reach the "return 0;" line, and thus the pointer n points to garbage.
Is there anything I can do to allow a caller to use my MakeNewInt class
in this fashion?


int * const & n = MakeNewInt(123) ;

The object here is bound to a reference to const and shall exist for as
long as the reference exists.

V
Jul 22 '05 #2
Unfortunately, that doesn't work; n points to a pointer that points to
garbage as soon as the statement completes. Plus, I don't want the
caller to have to remember something like that, since I don't
necessarily have control over what the caller writes. I was hoping
that there was some way that I could modify the MakeNewInt class, while
preserving the type conversion operator functionality, so that a caller
could safely make the following call:
int* n = MakeNewInt(123) ;

Thanks,
Whitney

Jul 22 '05 #3
Whitney Kew wrote:
Unfortunately, that doesn't work; n points to a pointer that points to
garbage as soon as the statement completes.
Your compiler might be broken, then. Binding to a const reference should
keep the temporary around well past the declaration statement, AFAIUI.

Try

int * const & n(MakeNewInt(12 3));

although AFAIK it shouldn't make any difference.
Plus, I don't want the
caller to have to remember something like that, since I don't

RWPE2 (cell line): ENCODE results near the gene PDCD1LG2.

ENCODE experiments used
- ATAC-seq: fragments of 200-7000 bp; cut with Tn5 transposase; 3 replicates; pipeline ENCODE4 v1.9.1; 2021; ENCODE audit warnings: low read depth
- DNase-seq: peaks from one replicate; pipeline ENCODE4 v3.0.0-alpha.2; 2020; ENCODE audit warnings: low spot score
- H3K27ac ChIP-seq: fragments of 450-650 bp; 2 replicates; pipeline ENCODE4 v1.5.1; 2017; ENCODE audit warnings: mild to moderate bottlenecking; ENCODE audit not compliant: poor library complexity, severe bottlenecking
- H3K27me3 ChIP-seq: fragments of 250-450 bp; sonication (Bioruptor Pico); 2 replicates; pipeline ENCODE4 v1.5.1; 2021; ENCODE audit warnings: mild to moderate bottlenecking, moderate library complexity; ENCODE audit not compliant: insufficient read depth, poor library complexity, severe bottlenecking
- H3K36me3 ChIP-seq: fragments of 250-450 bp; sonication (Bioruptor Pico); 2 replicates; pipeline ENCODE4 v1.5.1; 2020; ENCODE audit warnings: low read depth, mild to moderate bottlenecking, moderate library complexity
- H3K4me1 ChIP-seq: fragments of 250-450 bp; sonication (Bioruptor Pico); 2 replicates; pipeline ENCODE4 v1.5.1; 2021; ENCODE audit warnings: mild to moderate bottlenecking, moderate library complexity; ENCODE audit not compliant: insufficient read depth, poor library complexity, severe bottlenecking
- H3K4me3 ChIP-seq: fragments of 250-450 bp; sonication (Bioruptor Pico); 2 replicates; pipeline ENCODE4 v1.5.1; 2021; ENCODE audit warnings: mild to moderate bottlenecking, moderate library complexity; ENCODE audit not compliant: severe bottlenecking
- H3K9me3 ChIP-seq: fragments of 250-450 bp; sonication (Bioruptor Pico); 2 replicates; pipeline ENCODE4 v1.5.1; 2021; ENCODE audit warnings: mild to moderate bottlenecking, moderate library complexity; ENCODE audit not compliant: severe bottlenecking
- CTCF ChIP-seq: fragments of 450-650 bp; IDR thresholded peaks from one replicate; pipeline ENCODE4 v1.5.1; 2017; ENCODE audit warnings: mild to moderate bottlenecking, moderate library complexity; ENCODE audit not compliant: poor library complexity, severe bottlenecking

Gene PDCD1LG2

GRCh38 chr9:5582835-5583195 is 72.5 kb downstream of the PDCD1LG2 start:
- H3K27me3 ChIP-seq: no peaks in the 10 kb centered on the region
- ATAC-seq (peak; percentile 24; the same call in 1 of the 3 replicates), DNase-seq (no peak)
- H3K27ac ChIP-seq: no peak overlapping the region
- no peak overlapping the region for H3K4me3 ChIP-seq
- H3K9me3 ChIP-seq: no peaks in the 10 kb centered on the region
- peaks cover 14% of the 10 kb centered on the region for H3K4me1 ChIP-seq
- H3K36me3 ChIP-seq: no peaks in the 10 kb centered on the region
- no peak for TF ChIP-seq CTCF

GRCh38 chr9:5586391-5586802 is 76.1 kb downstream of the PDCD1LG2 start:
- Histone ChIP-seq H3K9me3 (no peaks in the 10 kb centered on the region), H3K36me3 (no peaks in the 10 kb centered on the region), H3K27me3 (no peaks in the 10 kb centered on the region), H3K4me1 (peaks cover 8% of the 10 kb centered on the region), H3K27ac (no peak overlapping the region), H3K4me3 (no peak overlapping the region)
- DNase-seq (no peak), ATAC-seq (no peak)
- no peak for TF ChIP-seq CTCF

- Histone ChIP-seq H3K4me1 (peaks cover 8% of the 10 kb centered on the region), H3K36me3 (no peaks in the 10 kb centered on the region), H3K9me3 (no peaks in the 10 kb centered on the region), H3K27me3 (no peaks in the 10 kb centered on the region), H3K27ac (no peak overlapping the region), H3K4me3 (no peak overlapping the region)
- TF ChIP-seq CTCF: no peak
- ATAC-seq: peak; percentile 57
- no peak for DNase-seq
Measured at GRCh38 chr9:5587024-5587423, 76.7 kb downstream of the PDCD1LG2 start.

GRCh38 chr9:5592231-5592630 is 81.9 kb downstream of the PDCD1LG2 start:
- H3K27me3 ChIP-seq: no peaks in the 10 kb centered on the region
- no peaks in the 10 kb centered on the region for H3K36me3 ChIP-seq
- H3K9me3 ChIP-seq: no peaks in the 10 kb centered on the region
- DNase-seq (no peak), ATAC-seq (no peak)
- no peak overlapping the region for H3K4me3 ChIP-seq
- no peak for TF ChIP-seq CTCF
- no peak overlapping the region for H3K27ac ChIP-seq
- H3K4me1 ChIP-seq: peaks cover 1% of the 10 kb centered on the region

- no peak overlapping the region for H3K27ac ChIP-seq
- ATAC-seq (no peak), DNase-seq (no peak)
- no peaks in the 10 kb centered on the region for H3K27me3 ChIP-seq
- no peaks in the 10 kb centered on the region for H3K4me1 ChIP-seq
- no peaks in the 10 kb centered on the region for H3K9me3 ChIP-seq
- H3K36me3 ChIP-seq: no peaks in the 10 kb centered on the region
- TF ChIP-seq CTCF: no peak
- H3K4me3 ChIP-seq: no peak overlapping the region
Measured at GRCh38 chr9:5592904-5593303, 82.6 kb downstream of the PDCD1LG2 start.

necessarily have control over what the caller writes. I was hoping
that there was some way that I could modify the MakeNewInt class, while
preserving the type conversion operator functionality, so that a caller
could safely make the following call:
int* n = MakeNewInt(123) ;


When is the object going to be destroyed, then? Something has to exist
that defines the lifetime of that temporary. In C++ there are three
different limits for a temporary lifetime. Generally it is the full
expression. Then the initialisation (with which you're struggling). And
then there's binding to a const reference. No matter what you do in your
class, you won't be able to change how the language is specified.

You might want to rethink the need for your users to do such a stupid
thing as holding onto a pointer obtained from a temporary object.

V
Jul 22 '05 #4
Hm, strange. I tried your suggestion of:

int * const & n(MakeNewInt(12 3));

.... and my compiler couldn't even build it.

OK, let me ask another question: My intended use of this class is for
the callers to use it as in the first case...

f(MakeNewInt(12 3));

.... Could I somehow prevent the user from using it in the second case;
in other words, at compile time, prevent the user from storing a
temporary object?

Thanks much!
Whitney

Jul 22 '05 #5